Gord­han ver­sus Malema

Pub­lic en­ter­prises min­is­ter left to fend for him­self as EFF shows it has some pull with ANC

The Sunday Independent - - OPINION -

THERE is a say­ing: “When ele­phants fight, it is the grass that suf­fers.”

In South Africa’s bruis­ing po­lit­i­cal land­scape, that say­ing could not be fur­ther from the truth.

We are wit­ness­ing a clash of the ti­tans be­tween po­ten­tially three po­lit­i­cal gi­ants while the coun­try is gripped in an eco­nomic cri­sis.

The EFF has ac­cused Pravin Gord­han, Min­is­ter of Pub­lic En­ter­prises, of cor­rup­tion. The party be­lieves his daugh­ter, Anisha Gord­han, al­legedly ben­e­fited from gov­ern­ment ten­ders dur­ing his time as min­is­ter of fi­nance.

The EFF’s Com­man­der in Chief Julius Malema and his lieu­tenant Floyd Shivambu, stand ac­cused of be­ing part of the looting that col­lapsed VBS Mu­tual Bank, a black­owned fi­nan­cial ser­vices in­sti­tu­tion de­signed to cater to the needs of the ru­ral poor.

Gord­han and the EFF’s bit­ter bat­tle is ex­ac­er­bat­ing the coun­try’s eco­nomic woes. On the face of it, Pres­i­dent Cyril Ramaphosa ap­pears to be caught in the cross­fire.

Con­sid­er­ing the po­lit­i­cal mud­sling­ing , it’s per­plex­ing why Ramaphosa has not con­demned the EFF or thrown his weight be­hind Gord­han, a min­is­ter and MP he fought to be re-ap­pointed.

Gord­han has been a staunch ally of Ramaphosa, to whom he owes, in part, his po­lit­i­cal longevity .

Sur­pris­ingly, Ramaphosa has steered clear from the fall­out with Jack­son Mthembu, the ANC’s par­lia­men­tary chief whip, com­ing to Gord­han’s de­fence. Mthembu asked on Thurs­day why the ANC has not come out in de­fence of Gord­han who now ap­pears to be in­creas­ingly iso­lated within his own party.

Would it be far fetched in won­der­ing if the EFF has some sort of hold over Ramaphosa?Why do Gord­han’s sup­port­ers be­lieve Ramaphosa is “scared of the EFF”?

Only time will tell what the over­all im­pli­ca­tions of the Gord­han ver­sus the EFF feud will be for all par­ties in­volved. Or­di­nary cit­i­zens are fed-up with cor­rup­tion, crony­ism, politi­cians’ fam­ily mem­bers ben­e­fit­ing from gov­ern­ment con­tracts, or fake rev­o­lu­tion­ar­ies who en­rich them­selves un­der the guise of fight­ing for the peo­ple.

The long-stand­ing feud be­tween the EFF and Gord­han can be traced back to the days of for­mer pres­i­dent AYANDA MDLULI Ja­cob Zuma’s ad­min­is­tra­tion in 2011 when Lim­popo, on the brink of fi­nan­cial col­lapse, was placed un­der ad­min­is­tra­tion when Gord­han was serv­ing as fi­nance min­is­ter. One of the provin­cial de­part­ments placed un­der ad­min­is­tra­tion was Roads and Trans­port where Pinky Kekana, a staunch ally of Malema and deputy min­is­ter of com­mu­ni­ca­tions served as MEC.

Cas­sel Mathale, then premier of Lim­popo and ally of Malema, was stripped of his pow­ers and re­de­ployed by the ANC in 2013.

Dur­ing that process, Malema faced se­ques­tra­tion from the SA Rev­enue Ser­vice and was al­most re­moved from Par­lia­ment. He felt he was be­ing un­fairly tar­geted by Gord­han. He lamented that there were other cases, far worse.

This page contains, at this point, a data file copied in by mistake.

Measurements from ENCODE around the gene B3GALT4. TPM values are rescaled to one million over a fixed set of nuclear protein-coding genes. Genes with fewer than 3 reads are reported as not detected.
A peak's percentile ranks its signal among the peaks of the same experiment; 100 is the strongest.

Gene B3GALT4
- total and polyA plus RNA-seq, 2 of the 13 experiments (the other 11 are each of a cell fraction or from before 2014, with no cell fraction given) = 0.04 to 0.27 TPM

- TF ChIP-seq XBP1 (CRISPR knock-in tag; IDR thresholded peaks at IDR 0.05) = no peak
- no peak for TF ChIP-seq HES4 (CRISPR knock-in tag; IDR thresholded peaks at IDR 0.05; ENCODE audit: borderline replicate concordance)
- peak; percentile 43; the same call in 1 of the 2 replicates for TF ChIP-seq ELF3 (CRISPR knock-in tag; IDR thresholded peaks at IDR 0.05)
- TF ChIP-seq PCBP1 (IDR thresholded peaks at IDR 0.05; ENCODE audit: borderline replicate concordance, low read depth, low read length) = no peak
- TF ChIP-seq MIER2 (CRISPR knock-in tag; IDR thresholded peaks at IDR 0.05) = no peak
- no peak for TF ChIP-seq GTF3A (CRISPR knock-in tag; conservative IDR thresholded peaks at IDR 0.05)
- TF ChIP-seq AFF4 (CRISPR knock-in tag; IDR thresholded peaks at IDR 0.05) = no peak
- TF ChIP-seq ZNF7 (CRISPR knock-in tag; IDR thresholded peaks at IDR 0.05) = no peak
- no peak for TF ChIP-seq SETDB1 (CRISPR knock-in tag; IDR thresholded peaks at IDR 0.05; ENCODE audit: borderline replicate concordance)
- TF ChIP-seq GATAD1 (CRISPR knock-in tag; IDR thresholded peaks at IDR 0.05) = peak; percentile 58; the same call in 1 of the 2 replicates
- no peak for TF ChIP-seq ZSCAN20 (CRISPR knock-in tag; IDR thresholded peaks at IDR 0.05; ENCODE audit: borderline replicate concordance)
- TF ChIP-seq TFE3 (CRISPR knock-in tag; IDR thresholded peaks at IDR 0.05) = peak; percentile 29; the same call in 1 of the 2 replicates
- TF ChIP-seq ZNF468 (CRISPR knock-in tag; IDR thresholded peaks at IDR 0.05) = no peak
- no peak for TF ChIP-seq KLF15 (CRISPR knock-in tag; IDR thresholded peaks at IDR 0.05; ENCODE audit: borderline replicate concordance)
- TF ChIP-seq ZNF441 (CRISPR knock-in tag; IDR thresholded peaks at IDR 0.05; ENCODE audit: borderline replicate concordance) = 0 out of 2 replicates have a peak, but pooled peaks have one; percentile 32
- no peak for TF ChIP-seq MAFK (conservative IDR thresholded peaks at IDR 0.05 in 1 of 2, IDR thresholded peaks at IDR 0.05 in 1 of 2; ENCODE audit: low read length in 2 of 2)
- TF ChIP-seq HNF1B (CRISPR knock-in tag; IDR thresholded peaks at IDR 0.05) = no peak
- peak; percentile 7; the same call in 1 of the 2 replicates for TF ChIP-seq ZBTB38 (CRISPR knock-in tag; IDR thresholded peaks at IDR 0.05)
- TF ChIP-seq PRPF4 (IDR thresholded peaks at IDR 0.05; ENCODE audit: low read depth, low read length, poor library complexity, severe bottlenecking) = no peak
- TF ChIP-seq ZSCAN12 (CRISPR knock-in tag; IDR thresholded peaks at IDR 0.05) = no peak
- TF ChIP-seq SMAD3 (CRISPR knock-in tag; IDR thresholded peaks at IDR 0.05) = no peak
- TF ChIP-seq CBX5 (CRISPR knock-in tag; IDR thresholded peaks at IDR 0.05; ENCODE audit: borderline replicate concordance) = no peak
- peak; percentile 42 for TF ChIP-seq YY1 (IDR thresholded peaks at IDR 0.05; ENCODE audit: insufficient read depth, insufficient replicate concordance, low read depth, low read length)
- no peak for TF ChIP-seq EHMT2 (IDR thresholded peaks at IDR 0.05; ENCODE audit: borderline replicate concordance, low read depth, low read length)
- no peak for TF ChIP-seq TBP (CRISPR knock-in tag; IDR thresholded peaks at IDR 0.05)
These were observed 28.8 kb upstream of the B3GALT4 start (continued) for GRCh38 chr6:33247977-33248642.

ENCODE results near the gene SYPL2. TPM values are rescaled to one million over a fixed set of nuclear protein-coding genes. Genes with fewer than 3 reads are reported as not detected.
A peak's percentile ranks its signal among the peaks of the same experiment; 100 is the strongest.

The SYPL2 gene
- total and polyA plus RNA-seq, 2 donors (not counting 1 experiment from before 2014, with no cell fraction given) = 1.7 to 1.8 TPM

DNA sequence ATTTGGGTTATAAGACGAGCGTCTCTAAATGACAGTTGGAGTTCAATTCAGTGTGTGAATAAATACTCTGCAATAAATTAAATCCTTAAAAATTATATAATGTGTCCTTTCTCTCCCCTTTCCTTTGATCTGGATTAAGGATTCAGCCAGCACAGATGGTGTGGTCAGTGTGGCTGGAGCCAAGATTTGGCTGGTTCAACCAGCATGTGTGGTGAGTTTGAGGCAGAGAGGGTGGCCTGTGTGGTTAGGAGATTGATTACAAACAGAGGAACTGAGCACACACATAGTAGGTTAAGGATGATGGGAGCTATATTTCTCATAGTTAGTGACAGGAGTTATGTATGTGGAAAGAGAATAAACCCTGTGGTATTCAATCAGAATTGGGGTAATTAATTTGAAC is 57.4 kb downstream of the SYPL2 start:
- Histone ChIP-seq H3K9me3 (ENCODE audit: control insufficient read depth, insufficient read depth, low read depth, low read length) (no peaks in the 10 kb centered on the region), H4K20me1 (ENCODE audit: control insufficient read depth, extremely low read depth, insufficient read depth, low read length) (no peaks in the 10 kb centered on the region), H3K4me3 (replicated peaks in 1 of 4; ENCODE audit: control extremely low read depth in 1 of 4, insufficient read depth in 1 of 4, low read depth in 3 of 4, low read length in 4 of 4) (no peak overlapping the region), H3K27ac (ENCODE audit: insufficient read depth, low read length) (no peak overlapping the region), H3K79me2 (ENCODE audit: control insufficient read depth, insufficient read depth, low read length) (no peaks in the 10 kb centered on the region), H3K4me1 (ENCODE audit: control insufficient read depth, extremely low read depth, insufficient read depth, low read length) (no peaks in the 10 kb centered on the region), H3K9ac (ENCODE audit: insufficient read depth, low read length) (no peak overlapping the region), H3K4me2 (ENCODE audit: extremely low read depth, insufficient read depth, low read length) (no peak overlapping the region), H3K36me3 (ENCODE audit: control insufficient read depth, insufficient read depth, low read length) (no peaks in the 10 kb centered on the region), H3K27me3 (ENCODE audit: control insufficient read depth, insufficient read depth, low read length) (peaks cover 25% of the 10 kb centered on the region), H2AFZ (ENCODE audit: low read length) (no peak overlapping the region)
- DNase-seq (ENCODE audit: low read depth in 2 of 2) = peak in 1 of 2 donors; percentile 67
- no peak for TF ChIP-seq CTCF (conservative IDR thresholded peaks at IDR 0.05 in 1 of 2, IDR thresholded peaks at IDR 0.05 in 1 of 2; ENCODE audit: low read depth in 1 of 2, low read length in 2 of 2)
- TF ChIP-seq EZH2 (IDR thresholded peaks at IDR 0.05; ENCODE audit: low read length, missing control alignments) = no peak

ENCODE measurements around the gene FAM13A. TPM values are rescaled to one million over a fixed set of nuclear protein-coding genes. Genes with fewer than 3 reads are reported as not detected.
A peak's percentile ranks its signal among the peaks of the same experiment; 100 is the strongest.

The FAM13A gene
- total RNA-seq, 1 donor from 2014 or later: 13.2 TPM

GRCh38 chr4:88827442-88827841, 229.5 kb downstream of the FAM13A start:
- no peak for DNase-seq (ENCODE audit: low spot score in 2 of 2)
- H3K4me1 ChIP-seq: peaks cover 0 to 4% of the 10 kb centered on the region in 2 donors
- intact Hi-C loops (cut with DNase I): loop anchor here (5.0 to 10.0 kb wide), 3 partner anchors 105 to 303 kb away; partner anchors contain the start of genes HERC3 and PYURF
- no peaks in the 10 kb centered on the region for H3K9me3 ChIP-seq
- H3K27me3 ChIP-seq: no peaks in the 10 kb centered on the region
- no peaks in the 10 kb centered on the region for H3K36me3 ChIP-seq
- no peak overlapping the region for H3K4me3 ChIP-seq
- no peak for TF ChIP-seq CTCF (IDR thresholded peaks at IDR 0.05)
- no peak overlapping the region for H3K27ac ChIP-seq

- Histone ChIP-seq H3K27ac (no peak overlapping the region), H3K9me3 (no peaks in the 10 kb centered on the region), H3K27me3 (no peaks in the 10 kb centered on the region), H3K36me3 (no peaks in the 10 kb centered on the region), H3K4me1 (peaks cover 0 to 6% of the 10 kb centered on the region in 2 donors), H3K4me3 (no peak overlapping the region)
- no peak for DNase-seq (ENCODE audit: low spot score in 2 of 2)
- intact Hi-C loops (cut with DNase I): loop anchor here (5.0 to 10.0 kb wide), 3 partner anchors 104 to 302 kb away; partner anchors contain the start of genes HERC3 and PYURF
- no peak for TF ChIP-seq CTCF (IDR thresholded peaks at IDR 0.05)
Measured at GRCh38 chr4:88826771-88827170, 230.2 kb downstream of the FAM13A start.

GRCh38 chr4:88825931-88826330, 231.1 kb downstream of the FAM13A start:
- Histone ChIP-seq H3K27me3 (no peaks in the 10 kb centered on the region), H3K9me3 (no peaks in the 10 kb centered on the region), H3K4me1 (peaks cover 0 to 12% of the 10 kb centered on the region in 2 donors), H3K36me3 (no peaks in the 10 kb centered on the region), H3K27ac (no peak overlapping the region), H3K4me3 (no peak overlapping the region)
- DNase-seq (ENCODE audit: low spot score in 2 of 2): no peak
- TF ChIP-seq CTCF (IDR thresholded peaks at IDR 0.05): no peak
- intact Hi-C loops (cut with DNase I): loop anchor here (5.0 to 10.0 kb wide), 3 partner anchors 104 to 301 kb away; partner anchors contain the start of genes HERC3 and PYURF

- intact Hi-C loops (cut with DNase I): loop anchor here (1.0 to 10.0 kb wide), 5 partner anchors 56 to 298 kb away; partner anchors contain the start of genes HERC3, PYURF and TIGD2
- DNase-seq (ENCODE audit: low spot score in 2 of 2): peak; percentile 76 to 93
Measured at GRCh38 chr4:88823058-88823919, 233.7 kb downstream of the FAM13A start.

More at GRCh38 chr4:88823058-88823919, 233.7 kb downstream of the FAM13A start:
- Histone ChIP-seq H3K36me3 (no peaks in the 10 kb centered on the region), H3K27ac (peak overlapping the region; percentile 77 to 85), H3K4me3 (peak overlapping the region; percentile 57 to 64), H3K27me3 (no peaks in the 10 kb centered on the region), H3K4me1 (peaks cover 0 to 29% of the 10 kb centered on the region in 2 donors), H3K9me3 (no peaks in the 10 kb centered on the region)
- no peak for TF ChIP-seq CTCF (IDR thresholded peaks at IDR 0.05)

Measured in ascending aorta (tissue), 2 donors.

Malema lost some of his as­sets, in­clud­ing a farm in Lim­popo and a man­sion in Sand­ton. which un­doubt­edly left a bit­ter taste. Fol­low­ing the rise of the EFF, Zuma’s deal­ings with the Gup­tas were laid bare, his son, Duduzane, was im­pli­cated in a se­ries of scan­dals in which he was ac­cused of do­ing busi­ness with the state via Gup­taowned com­pa­nies.

Fast for­ward to 2018. Most of South Africa’s po­lit­i­cal heavy­weights and their chil­dren and rel­a­tives have been im­pli­cated and ac­cused of prof­it­ing from do­ing busi­ness with gov­ern­ment in spec­tac­u­larly sim­i­lar fash­ion to Zuma and Duduzane.Ev­ery week, more skele­tons fall from that closet and it is prov­ing dif­fi­cult to bury. The ANC is strug­gling to re­main uni­fied ahead of next year’s gen­eral elec­tions as ac­cu­sa­tions and fin­ger-point­ing among ANC cadres in gov­ern­ment con­tinue to mount at the state cap­ture com­mis­sion of in­quiry. By agree­ing to the terms of ref­er­ence of the Zondo Com­mis­sion, the ANC ef­fec­tively put it­self on trial.

It is no se­cret that Ramaphosa, when he be­came pres­i­dent, fol­low­ing the de­feat of the Zuma fac­tion of the ANC at Nas­rec, wanted Malema back at the ANC. Malema, a skilled or­a­tor who can rile up the masses with his charisma, is study­ing to­wards a Mas­ter’s de­gree at Unisa, putting many of his peers who ridiculed him for fail­ing wood­work in high school to shame, aca­dem­i­cally.

Through his po­lit­i­cal wheel­ing and deal­ing, Malema has man­aged to pro­pel the likes of Kekana, who once stood ac­cused of abus­ing her po­lit­i­cal au­thor­ity to set­tle po­lit­i­cal scores forhim, to be ap­pointed as deputy min­is­ter of com­mu­ni­ca­tions in Ramaphosa’s gov­ern­ment.

Also, with the merger of the Telecom­mu­ni­ca­tions and Postal Ser­vices De­part­ment with Com­mu­ni­ca­tions on Thurs­day, it gives cre­dence that the EFF, through Kekana, has some pull .

While the war rages on and “the grass suf­fers”, it looks like the EFF has sev­eral aces up its sleeve which would ex­plain why Gord­han has been hung out to dry and left to fight his own po­lit­i­cal bat­tles.

Which­ever way one chooses to look at it, the pres­i­dent is caught in be­tween Gord­han and the EFF .

In or­der to pro­tect him­self from the EFF, will Gord­han end up be­ing col­lat­eral dam­age?

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